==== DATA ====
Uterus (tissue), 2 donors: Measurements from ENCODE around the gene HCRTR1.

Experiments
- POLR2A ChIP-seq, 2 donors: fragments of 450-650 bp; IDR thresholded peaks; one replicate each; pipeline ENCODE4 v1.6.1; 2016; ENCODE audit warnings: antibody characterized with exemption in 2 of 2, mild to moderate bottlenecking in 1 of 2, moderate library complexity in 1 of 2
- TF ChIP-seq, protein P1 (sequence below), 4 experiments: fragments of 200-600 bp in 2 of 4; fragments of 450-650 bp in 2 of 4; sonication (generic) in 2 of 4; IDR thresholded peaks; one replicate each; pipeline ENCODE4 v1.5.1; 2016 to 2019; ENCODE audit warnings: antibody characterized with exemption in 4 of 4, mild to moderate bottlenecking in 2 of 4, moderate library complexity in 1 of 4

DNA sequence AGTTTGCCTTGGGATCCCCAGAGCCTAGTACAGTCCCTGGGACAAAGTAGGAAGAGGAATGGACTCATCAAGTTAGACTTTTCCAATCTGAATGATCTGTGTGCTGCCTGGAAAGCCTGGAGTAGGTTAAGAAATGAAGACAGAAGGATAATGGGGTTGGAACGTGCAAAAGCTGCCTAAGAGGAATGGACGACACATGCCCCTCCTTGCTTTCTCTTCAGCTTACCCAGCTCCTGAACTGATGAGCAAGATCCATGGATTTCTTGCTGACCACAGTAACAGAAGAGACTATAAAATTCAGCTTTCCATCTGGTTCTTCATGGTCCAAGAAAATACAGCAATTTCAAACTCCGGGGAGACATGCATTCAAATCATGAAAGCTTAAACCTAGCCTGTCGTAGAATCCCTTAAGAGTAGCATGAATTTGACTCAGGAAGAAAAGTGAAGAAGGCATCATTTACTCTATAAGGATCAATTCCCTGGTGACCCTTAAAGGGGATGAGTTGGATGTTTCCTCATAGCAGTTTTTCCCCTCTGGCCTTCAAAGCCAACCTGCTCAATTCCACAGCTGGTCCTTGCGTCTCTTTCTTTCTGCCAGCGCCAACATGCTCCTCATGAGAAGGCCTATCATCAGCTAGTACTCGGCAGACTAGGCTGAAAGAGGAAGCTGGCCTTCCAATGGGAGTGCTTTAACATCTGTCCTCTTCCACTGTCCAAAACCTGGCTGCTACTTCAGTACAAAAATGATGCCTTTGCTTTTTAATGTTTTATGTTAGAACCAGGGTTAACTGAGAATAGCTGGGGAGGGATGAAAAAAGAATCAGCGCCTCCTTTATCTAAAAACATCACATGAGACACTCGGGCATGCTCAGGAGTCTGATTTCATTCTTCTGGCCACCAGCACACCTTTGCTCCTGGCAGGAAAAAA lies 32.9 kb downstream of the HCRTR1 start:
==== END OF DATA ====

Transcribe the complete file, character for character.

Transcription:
Uterus (tissue), 2 donors: Measurements from ENCODE around the gene HCRTR1.

Experiments
- POLR2A ChIP-seq, 2 donors: fragments of 450-650 bp; IDR thresholded peaks; one replicate each; pipeline ENCODE4 v1.6.1; 2016; ENCODE audit warnings: antibody characterized with exemption in 2 of 2, mild to moderate bottlenecking in 1 of 2, moderate library complexity in 1 of 2
- TF ChIP-seq, protein P1 (sequence below), 4 experiments: fragments of 200-600 bp in 2 of 4; fragments of 450-650 bp in 2 of 4; sonication (generic) in 2 of 4; IDR thresholded peaks; one replicate each; pipeline ENCODE4 v1.5.1; 2016 to 2019; ENCODE audit warnings: antibody characterized with exemption in 4 of 4, mild to moderate bottlenecking in 2 of 4, moderate library complexity in 1 of 4

DNA sequence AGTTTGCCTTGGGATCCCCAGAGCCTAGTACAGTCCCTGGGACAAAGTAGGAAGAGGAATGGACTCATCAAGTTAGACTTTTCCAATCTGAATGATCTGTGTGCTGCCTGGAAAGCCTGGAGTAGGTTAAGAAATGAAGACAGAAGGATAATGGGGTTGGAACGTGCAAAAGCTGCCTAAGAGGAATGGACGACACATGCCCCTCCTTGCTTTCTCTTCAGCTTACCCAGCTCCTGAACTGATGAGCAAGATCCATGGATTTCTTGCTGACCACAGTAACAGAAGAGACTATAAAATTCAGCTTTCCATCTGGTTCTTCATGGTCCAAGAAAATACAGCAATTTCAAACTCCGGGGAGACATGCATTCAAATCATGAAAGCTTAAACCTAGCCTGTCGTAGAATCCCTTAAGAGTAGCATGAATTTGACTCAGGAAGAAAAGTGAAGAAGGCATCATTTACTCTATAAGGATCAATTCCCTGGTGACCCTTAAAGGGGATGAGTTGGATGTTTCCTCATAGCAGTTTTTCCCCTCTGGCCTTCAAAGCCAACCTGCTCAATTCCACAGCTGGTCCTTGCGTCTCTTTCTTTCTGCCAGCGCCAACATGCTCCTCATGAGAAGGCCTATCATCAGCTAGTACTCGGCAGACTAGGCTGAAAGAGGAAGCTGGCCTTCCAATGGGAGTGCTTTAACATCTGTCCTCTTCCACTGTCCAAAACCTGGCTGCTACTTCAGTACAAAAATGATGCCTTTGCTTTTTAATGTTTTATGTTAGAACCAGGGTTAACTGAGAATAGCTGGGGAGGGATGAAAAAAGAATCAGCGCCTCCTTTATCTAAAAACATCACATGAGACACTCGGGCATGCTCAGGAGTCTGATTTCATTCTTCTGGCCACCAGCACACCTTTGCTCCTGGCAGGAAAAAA lies 32.9 kb downstream of the HCRTR1 start: